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Mostrando las entradas con la etiqueta Arte

Los cubrebocas de Ai Weiwei

Inspired by a documentary he’s making about COVID-19, the artist decided to create an entire collection after printing his iconic middle finger onto one of the disposable cloths. “An individual wearing a mask makes a gesture; a society wearing masks combats a deadly virus. And a society that wears masks because of the choices of individuals, rather than because of the directive of authorities, can defy and withstand any force. No will is too small and no act too helpless,” he writes on Instagram. While masks have become a ubiquitous symbol for the COVID-19 crisis, many of the inky renderings hearken back to Ai’s ongoing commitment to humanitarian efforts. Link:  Ai Weiwei Has Designed Face Masks to Raise Funds for COVID-19 Relief

Jack Kerouac, inédito

Esta es una serie fotográfica poco conocida del escritor Jack Kerouac. El fotógrafo a cargo fue Burt Goldblatt, diseñador de varias portadas de álbumes muy influyentes en el jazz como Billie Holiday, Charles Mingus, y otros. Circa 1959. Rarely seen color photographs of Jack Kerouac, by Burt Goldblatt, designer of many influential jazz album covers by Billie Holiday, Charles Mingus, and others. Circa 1959. — Steve Silberman (@stevesilberman) May 21, 2020

El grito de Munch se diluye

Algo que Edvard Munch no consideró para su famosa pintura de El Grito fue conseguir pigmentos de mayor calidad. Un siglo después el público ha ido diluyendo la pintura con su propia respiración.  “It turned out that rather than use pure cadmium sulphide as he should have done, apparently he also used a dirty version, a not very clean version that contained chlorides,” Koen Janssens, a professor at the University of Antwerp who worked on the study, told the Guardian. “I don’t think it was an intentional use–I think he just bought a not very high level of paint. This is 1910 and at that point the chemical industry producing the chemical pigments is there but it doesn’t mean they have the quality control of today.” Link:  Munch’s ‘Scream’ Is Fading Because of Viewers’ Breath, New Study Finds

Creatividad en la edad de la cuarentena

Empecé leyendo esto como una pieza suelta de la actriz Julia Fox pero terminé toda la serie.  One night, “I saw a bunch of guys trying to break into an ATM,” she says. “I was like, ‘Wow, this is really fucking anarchy. No one gives a fuck.’ So every time I go out, I bring my mace with me.” Link:  Creativity in the Time of Quarantine

Olas en acuario virtual de Seúl

Designed by District, the elevated tank is actually a massive anamorphic illusion. The digital media company created the public project utilizing the world’s largest advertising screen that spans 80.1 x 20.1 meters. As shown in the video, the deceptive aquarium looms over the outdoor area and splashes repeatedly into the side. Link:  A Massive Wave Crashes in a Seoul Aquarium as Part of the World’s Largest Anamorphic Illusion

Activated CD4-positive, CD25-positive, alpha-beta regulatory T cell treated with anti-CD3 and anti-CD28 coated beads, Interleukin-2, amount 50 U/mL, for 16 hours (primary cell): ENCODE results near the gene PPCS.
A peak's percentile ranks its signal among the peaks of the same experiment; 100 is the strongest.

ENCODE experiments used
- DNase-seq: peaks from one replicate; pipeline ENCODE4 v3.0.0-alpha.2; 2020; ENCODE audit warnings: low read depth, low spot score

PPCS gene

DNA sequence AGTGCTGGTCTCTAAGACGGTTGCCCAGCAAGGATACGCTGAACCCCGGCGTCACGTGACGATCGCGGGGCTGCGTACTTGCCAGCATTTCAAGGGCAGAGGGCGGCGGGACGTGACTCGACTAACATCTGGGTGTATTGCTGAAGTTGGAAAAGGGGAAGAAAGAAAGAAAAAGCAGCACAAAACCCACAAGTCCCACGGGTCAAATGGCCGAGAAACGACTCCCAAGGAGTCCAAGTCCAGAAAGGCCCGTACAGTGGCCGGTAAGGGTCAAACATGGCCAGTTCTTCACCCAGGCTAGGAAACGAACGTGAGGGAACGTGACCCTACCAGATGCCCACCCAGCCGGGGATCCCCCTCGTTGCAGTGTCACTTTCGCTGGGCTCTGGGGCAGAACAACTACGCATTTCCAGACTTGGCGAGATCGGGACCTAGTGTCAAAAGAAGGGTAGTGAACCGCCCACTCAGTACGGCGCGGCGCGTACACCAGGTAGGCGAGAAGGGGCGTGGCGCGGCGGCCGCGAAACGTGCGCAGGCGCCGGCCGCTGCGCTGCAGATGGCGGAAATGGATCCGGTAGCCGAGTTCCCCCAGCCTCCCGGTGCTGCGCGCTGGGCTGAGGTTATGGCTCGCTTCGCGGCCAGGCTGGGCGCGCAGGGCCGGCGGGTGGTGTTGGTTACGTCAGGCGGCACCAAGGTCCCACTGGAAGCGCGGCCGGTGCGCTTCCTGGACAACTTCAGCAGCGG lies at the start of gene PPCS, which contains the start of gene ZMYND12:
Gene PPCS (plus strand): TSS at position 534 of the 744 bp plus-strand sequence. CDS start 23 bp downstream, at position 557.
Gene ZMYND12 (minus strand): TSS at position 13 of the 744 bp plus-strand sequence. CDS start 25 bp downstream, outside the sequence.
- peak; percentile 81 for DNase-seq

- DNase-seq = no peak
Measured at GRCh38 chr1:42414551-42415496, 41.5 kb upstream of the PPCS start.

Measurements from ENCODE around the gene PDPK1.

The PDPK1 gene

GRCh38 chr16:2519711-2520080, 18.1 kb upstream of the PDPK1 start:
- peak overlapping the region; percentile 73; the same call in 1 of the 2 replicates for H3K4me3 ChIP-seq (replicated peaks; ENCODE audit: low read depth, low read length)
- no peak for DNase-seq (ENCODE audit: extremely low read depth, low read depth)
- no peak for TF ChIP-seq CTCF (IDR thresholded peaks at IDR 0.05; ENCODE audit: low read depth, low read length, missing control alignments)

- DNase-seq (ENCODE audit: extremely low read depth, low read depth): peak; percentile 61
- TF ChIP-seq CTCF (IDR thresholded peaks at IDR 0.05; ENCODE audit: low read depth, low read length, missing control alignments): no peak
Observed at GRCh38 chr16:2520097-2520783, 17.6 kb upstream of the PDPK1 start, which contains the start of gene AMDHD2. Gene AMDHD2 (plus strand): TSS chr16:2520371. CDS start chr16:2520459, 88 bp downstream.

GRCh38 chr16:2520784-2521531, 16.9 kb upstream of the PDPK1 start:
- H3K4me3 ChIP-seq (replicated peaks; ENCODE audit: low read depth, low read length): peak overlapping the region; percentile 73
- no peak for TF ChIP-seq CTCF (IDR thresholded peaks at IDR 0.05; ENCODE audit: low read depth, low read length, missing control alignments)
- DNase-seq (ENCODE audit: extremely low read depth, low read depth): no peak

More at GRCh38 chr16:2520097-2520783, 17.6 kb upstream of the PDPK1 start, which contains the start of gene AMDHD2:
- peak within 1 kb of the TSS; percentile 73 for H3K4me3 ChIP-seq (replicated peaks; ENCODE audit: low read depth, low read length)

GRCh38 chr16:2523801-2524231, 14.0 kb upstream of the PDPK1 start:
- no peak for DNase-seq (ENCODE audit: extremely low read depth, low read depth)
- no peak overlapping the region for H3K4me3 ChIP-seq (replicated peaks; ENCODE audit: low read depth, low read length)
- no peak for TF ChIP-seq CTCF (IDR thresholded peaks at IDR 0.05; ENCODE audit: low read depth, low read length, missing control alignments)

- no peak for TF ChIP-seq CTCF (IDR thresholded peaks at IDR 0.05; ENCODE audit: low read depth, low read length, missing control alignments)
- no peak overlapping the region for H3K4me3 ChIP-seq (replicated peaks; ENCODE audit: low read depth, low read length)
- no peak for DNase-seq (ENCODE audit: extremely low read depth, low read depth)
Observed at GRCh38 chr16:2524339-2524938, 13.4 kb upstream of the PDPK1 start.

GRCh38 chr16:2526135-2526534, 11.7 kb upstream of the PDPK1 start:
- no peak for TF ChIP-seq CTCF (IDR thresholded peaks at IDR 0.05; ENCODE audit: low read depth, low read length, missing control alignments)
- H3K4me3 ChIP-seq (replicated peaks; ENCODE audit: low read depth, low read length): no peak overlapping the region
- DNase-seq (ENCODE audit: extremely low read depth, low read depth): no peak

‘La ronda de noche’ de Rembrandt en alta resolución

El Museo Nacional de Ámsterdam dio a conocer la fotografía más grande y detallada de "La ronda de noche", pintura del maestro holandés Rembrandt, en la página web de la institución, imagen que permitirá ampliarse para descubrir pinceladas individuales e incluso partículas de pigmento en la pintura de la obra. The Rijksmuseum’s imaging team led by datascientist Robert Erdmann made this photograph of The Night Watch from a total of 528 exposures. The 24 rows of 22 pictures were stitched together digitally with the aid of neural networks. The final image is made up of 44.8 gigapixels (44,804,687,500 pixels), and the distance between each pixel is 20 micrometres (0.02 mm). This enables the scientists to study the painting in detail remotely. The image will also be used to accurately track any future ageing processes taking place in the painting. Link:  ‘La ronda de noche’ de Rembrandt   (vía Kottke )

Liberan catálogo de imágenes del Museo Británico

Alimento para el alma: The British Museum Collection Online makes millions of objects accessible to the citizens of the world, wherever they might be. Whether you are a student, an artist, a scholar or are a lover of history and culture, this is an unparalleled resource to explore the richness, diversity and complexity of human history contained in the British Museum’s collection. It is also a platform where we can share the latest knowledge and research. We are delighted to be able to unveil this major revamp early, and hope that these important objects can provide inspiration, reflection or even just quiet moments of distraction during this difficult time. Link:  The British Museum Puts 1.9 Million Images Online for Public Use

Pintura del día

Obra de Titus Kaphar titulada “Enough about you”. Una explicación: Titus Kaphar took a painting that used to be on the wall of Yale’s Corporation room, showing Eliyu Yale with two other wealthy white men, with an enslaved Black child in the background, and repainted it, crumpling it up and highlighting one part. Visto en Twitter .

Antony Gormley en NY [Esculturas]

© Juliana Balestin Recuerdo haber asistido a una exposición de Antony Gormley en el MARCO de Monterrey, México. Las esculturas humanas en metal no me llamaron la atención. No obstante, durante la instalación de este artista británico en Nueva York, sus 'hombres' han hecho creer a los turistas que efectivamente son personas. Incluso han llamado a la policía para reportarlos. Enlace: Purple Diary